Another aspect I really loved about this book was its thought-provoking moments. Yes, you heard me right, A YA dystopian story which makes you think. I loved how contemporary issues such as the treatment of homosexuals and people with disabilities was incorporated into the story. There was a particular quote in Pandemonium that stood out for me: "For a society to be healthy, not a single one of its members may be sick". This quote reminded me of a Nazi society, an overbearing, government controlled society where there is no love. The sick people in this series are not just those with Deliria but also those with disablities and those who are homosexual. In Pandemonium's society people who are gay are referred to as "Unnaturals" and being gay is actual illegal, while people with disabilities are hidden from society or killed. Oliver clearly abhors this treatment and I enjoyed the fact that she tackled this issue and even featured a gay relationship with Hunter and Bram. Stories incorporating homosexual relationships are incredibly rare and even though the issue is merely touched on in Pandemonium, I am glad that it has a part to play in the story.

The plot twist, while totally predictable, was incredibly enjoyable. While I knew it would happen, I didn't know how. The last page of the book left me screaming at the book with excitement. I really like where the story went, well I would have much preferred if Julian was replaced with Alex,  but it made the plot more exciting and I now can't wait to read the next book and find out how it all turns out.

I really loved Delirium, probably only due to Alex while I loved Pandemonium because of the setting, the flashbacks, the plot and the strong female lead character. I gave Delirium 4 stars for Alex, I give Pandemonium 4 stars for a well-written, exciting story.

Saturday, 18 January 2014

Stacking the Shelves - 20+ Books

Stacking The Shelves is a meme created by Tynga's Reviews. It is "all about sharing the books you are adding to your shelves, may it be physical or virtual. This means you can include books you buy in physical store or online, books you borrow from friends or the library, review books, gifts and of course ebooks". If you would like to find out more about this meme click here.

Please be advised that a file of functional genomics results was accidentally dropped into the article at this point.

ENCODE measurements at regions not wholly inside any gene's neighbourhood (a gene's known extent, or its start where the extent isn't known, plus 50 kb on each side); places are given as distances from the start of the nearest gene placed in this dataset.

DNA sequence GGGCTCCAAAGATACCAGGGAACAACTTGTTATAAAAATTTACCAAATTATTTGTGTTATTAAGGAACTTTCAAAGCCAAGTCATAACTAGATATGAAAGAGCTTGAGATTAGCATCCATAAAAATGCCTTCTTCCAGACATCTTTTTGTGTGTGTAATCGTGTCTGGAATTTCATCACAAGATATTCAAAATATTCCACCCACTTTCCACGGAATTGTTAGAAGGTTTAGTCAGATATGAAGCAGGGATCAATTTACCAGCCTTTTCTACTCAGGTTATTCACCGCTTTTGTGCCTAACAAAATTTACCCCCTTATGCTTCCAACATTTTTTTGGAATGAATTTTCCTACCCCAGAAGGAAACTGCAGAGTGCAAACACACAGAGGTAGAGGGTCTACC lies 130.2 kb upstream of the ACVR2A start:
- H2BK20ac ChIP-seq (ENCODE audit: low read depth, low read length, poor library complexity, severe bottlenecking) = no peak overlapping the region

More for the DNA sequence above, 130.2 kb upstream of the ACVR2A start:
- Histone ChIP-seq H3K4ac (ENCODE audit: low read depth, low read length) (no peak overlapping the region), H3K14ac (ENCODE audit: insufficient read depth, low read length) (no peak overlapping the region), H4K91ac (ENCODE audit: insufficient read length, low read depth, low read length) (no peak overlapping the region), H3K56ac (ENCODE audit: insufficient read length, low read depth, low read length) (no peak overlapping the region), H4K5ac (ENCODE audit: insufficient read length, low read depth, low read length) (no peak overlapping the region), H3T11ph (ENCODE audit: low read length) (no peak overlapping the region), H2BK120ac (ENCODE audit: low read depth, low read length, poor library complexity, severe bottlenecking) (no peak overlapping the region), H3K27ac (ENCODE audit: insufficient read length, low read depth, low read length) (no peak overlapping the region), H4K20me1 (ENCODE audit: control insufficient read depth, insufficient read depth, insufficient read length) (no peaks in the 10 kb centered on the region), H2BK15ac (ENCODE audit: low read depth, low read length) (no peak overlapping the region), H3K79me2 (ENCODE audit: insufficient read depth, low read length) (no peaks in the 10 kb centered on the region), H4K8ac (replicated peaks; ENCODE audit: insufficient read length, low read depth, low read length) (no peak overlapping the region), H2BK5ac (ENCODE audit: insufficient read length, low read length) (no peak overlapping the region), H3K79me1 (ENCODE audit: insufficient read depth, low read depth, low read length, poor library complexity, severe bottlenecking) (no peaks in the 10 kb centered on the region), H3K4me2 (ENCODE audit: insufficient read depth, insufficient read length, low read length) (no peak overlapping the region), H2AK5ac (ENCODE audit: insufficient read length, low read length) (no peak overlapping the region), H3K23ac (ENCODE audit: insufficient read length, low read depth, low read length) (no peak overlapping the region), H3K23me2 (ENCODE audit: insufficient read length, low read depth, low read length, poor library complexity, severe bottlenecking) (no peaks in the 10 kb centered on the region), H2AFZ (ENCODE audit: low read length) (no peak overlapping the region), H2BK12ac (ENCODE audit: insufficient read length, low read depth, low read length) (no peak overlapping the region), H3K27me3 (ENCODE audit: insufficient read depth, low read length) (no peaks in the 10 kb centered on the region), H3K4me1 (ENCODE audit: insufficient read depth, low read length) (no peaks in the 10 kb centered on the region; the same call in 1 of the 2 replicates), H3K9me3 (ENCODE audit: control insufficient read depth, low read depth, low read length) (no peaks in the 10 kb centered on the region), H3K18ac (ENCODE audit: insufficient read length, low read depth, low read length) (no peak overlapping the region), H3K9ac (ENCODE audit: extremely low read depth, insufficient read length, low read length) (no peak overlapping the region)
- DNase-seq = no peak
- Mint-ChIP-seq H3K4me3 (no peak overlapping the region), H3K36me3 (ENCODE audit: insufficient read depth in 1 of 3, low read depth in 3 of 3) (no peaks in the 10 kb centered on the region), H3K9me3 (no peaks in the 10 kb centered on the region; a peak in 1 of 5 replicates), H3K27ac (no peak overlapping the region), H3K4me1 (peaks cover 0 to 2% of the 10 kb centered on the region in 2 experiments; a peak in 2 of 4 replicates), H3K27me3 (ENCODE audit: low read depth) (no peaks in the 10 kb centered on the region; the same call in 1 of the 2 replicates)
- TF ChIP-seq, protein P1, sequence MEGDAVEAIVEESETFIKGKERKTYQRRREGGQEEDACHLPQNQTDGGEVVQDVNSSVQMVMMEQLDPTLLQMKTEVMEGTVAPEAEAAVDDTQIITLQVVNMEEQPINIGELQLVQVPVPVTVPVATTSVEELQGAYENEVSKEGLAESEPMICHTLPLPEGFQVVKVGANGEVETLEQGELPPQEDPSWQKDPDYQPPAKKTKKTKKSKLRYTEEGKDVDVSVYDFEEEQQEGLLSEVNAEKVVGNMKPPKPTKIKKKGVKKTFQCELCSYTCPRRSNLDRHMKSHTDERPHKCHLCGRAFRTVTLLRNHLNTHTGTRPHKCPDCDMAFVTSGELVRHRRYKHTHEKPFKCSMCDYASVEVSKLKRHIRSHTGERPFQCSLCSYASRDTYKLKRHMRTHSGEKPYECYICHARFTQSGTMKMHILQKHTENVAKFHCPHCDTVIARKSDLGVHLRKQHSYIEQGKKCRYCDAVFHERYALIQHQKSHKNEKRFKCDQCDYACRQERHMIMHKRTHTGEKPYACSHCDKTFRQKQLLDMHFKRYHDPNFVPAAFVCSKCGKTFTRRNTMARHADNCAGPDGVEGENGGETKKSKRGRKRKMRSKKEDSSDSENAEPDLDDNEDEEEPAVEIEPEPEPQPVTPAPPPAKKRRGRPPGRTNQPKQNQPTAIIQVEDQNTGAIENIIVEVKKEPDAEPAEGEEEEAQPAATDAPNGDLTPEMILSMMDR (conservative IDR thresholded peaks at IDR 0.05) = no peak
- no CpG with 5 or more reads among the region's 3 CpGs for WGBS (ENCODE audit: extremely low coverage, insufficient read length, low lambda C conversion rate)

Books I have added to my shelves:

If you read my Top Ten 2014 Bookish Resolutions you will know that I am currently on a book buying ban. are probably wondering why I am posting a January Book Haul. All of these books, apart from one, were bought around Christmas before I had to put myself on a ban to try and curb my spending. I failed miserably with the ban as I bought a book recently while on a trip to Cork. But, hey, don't judge me too harshly as I was feeling under-the-weather and wanted to cheer myself up. Apart from that book, I bought all of the books off The Book Depository, which has discounted books and free shipping worldwide. 

So, before I keep rambling here are the books I have bought recently:

(All of these images have clickable links which will take you to their Goodreads page.)

Phew. That was a huge amount of books I have hauled. If you have read any of these books, let me know what you thought of them or if you yourself have taken part in this meme please feel free to leave a link in the comments.

Thursday, 16 January 2014

Review: Shatter Me by Tahereh Mafi

Title: Shatter Me
Author: Tahereh Mafi
Publisher: Harper
Published: January 1st 2011
Pages: 338

Goodreads Synopsis:
Juliette hasn't touched anyone in exactly 264 days.

The last time she did, it was an accident, but The Reestablishment locked her up for murder. No one knows why Juliette’s touch is fatal. As long as she doesn't hurt anyone else, no one really cares. The world is too busy crumbling to pieces to pay attention to a 17-year-old girl. Diseases are destroying the population, food is hard to find, birds don’t fly anymore, and the clouds are the wrong color.

The Reestablishment said their way was the only way to fix things, so they threw Juliette in a cell. Now so many people are dead that the survivors are whispering war – and The Reestablishment has changed its mind. Maybe Juliette is more than a tortured soul stuffed into a poisonous body. Maybe she’s exactly what they need right now.

Juliette has to make a choice: Be a weapon. Or be a warrior.

Shatter me by Tahereh Mafi has been all over the blogsphere. It is a favourite of so many of my favourite booktubers and bloggers, so of course I wanted to see what all the fuss was about. I was so excited for this series that I bought the second book, Unravel Me,  before I had ever read Shatter Me.

The minute this book came through the letterbox I was all over it. I firstly have to comment on the cover of the book, and there is only word that springs to mind: WOW. The covers, of both Shatter Me and Unravel Me, are easily my favourite book covers of all time. I love the colours, the image of the eye with trees as eyelashes and the waterfall as tears; too beautiful for words.